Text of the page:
Error Analysis. To become familiar with some principles of error analysis for use in later laboratories.

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2 above is correct, any lack of agreement between theory and experimental results is due to such systematic errors. For example, maybe you are measuring the length of several salamanders, and you are using a meter stick so you can measure lengths with a reading error of 1 mm. Since the salamanders are different, we will expect the lengths to vary by more than this reading error because of random effects. The average of all these measurements would be the average length of this set of salamanders, and our uncertainty in this average value would be determined by random effects rather than the reading error from using the meter stick. But what if we were using a meter stick that had accidentally had the first 4.0 cm cut off and we failed to notice? This would be a systematic error affecting our measurements. Every one of our measurements would be 4.0 cm too small, and the average of all of these measurements would be 4.0 cm too small as well. The only way we would be able to notice this systematic error would be by comparing the average of these measurements with the average of measurements made with a good meter stick. They should not agree. If they did agree, however, that would indicate that the random fluctuation of salamander length was larger than the 4.0 cm systematic error of the shortened meter stick. So, systematic errors are permissible if they are smaller than the random errors affecting our measurements. It is only when the random errors are smaller than the systematic error effects that these systematic effects become noticeable. 3.4 Statistical Analysis Throughout the semester we will be making measurements, and to attempt to deal with the errors we will often make repeated measurements of some aspect of a system. We will then take the mean (average) of these measurements in the hope that that is a better overall value for the particular quantity than any single measurement. The mean xx of a bunch of values xx ii is given by: xx = NN ii=1 xx ii NN = xx 1 + xx 2 + xx 3 xx NN NN Where the symbol NN ii=1 means sum up the terms xx ii from i = 1 to i = N. This is just math-speak for something that we all should already know how to do in our sleep; however, it helps to get used to the fancy math-speak. The mean value of x, whatever x happens to be, then is our best guess for what the most likely value of a measurement of x would give. We aren t done yet, no-no-no! We can do more. In fact, we can not only get the mean by doing the above, but we can estimate an error associated with our mean. We do this because it can give us some measure of confidence in the mean we will quote just how good our mean might be, and consequently how dependable our measurements were. To arrive at the error associated with the mean, we first calculate σ, the standard deviation. σ is calculated the following way: (1) σσ = NN ii=1 (xx xx ii )2 NN 1 = (xx xx 1 )2 + (xx xx 2 ) 2 + (xx xx NN ) 2 NN 1 (2) From this we can calculate the standard error on the mean, ss xx, as: ss xx = σσ NN (3) and from this we can finally get the error associated with the mean, ee xx, as: 2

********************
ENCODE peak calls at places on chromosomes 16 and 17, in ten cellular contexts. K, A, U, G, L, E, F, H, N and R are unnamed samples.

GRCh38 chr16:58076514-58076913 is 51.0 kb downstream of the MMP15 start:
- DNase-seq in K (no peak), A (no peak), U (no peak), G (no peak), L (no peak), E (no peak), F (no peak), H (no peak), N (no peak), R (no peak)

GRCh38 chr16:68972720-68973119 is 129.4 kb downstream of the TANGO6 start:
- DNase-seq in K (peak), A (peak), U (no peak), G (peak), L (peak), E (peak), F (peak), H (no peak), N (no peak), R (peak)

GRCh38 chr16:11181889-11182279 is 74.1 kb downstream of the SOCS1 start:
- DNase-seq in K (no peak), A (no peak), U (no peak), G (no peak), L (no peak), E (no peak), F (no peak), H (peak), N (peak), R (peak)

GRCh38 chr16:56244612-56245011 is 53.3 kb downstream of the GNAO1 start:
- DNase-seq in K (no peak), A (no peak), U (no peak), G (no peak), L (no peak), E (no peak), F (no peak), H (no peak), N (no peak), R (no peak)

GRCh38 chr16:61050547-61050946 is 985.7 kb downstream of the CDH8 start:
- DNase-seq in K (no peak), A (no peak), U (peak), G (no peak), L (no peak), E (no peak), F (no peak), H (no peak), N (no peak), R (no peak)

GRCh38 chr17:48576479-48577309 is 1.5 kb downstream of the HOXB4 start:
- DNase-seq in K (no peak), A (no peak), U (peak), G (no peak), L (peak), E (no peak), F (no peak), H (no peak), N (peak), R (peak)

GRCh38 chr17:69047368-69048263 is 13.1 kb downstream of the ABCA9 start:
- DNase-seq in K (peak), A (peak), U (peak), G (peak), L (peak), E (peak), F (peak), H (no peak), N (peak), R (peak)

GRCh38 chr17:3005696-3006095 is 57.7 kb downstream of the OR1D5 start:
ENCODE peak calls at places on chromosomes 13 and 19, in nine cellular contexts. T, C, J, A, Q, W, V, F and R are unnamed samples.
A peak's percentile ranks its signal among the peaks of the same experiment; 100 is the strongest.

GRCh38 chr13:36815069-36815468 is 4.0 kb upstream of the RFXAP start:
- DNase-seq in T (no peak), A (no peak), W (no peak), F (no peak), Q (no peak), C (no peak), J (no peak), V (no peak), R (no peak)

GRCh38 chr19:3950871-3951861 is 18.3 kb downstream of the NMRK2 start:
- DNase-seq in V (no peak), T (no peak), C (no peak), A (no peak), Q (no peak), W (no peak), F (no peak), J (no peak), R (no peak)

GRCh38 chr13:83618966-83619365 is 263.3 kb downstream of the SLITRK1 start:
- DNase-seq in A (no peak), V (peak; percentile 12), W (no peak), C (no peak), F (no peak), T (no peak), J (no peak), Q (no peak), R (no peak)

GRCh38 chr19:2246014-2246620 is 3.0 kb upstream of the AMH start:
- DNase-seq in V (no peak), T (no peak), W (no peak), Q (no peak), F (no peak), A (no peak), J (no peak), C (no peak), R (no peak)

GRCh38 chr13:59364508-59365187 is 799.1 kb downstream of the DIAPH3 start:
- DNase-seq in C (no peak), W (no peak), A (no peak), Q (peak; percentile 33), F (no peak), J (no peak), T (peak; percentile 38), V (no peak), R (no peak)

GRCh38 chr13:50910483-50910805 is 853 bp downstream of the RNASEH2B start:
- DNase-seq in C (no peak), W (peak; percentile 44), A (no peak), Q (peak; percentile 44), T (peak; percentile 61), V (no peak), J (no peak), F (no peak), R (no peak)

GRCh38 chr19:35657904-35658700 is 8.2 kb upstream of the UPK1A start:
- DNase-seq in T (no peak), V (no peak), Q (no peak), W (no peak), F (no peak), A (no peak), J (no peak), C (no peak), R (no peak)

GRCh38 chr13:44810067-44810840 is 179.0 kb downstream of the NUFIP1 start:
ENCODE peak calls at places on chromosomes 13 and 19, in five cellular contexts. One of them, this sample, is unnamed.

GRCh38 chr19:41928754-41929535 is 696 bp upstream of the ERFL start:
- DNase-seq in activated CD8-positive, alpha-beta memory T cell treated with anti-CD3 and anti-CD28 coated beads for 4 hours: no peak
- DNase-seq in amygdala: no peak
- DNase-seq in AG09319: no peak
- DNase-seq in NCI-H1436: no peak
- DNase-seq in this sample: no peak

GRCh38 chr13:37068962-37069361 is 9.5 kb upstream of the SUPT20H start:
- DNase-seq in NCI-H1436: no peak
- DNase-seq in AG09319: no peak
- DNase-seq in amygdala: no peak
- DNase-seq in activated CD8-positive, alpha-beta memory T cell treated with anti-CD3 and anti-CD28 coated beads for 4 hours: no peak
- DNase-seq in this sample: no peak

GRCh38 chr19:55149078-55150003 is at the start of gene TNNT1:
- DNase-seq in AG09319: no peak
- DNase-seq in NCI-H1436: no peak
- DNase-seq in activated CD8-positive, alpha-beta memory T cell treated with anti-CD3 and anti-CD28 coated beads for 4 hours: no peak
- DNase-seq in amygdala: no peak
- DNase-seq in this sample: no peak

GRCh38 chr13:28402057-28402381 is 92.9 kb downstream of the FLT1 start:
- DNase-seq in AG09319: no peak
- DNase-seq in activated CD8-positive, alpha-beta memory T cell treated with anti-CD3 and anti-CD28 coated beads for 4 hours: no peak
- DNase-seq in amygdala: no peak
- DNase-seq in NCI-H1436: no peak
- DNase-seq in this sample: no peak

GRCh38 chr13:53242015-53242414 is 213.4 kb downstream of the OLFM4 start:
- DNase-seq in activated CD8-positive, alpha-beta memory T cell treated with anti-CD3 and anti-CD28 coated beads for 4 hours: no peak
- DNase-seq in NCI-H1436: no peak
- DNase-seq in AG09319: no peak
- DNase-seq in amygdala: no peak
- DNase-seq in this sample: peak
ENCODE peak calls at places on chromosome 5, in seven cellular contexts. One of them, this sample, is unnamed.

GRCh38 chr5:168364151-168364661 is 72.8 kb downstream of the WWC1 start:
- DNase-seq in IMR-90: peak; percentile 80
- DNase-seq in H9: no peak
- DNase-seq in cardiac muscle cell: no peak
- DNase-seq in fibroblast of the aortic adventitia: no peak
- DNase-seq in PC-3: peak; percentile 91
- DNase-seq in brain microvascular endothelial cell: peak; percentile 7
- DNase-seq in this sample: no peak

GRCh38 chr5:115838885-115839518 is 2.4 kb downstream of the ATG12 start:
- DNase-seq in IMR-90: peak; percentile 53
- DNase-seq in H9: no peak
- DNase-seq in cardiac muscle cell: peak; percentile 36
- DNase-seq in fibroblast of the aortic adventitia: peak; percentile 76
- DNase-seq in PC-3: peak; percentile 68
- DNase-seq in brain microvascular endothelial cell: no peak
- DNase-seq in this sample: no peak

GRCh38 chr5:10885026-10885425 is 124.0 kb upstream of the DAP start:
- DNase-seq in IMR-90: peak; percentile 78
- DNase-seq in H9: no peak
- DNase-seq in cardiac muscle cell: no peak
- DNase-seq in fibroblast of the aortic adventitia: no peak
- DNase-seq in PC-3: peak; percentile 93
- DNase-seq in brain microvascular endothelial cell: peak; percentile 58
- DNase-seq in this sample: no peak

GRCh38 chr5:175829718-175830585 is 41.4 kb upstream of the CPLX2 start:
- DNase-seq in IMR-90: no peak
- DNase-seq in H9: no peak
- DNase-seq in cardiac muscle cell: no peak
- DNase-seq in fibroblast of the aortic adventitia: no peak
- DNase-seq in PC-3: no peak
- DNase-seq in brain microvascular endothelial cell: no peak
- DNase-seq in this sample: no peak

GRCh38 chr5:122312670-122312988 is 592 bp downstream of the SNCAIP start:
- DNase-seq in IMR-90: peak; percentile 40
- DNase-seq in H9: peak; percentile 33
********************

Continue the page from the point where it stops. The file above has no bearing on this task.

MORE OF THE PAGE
3 ee xx = 1.96 ss xx (4) This then is the error that we associate with the mean or average value for a measurement. When we quote the mean value of a measurement in a lab report, we write it as: Example vvvvvvvvvv = xx ± ee xx (5) As a quick example, suppose you took data in a lab which looked like this: Trial x (cm) We calculate the mean of x as xx = cm. If we now calculate the standard deviation, we get: σσ xx = NN=5 ii=1 (xx xx ii )2 NN 1 = ( )2 +( ) 2 +( ) 2 +( ) 2 +( ) = cm cm Next we calculate the standard error on the mean: ss xx = σσ xx NN = cm Then the error associated with this mean is: ee xx = 1.96 ss xx = cm 0.5 cm Note that up until the last step we kept many digits (we keep all of them that our calculator or spreadsheet gives us to prevent numerical round off errors), but in the last step above we rounded to 0.5 cm. This is how we want you to do things keep all digits in intermediate steps, and round off in the last step with the answer that is important. Usually this answer is the one we want to compare to some theoretical prediction, and the intermediate steps are just a way to get to it. The rule for rounding is this: look at the number that is the error, and use the first non-zero digit only, regardless of where that digit is with respect to the decimal point. For example, if we were 3

5 in long form. Put the results all in a neat table, with units clearly indicated at the top of each column. Make a graph of the time to fall versus hole diameter. What does this look like? If it is not linear, try to find the mathematical relationship between time to fall and hole diameter using a graphing technique from the first lab. Make and plot this linear graph, do a linear regression, and compare the fit parameters with any theoretical values you can determine. 6. Questions 1. Two data sets, each with the same number of trials for the same time measurement of a system, produce standard deviations of 0.23 s and 0.76 s. What can you say about the data sets that produced each of these? 2. Is a mean value from a data set with a small error necessarily correct? Why/why not? 3. Suppose that the holes in the bottom of the bowls were square shaped instead of circular. How would this have changed your results? What would your first graph have looked like? What would a ln-ln graph have for a slope? 5

6 7. Error Analysis Data Table Cap # Hole Dia. (cm) Time 1 (s) Time 2 (s) Time 3 (s) Time 4(s) Avg (s) 6

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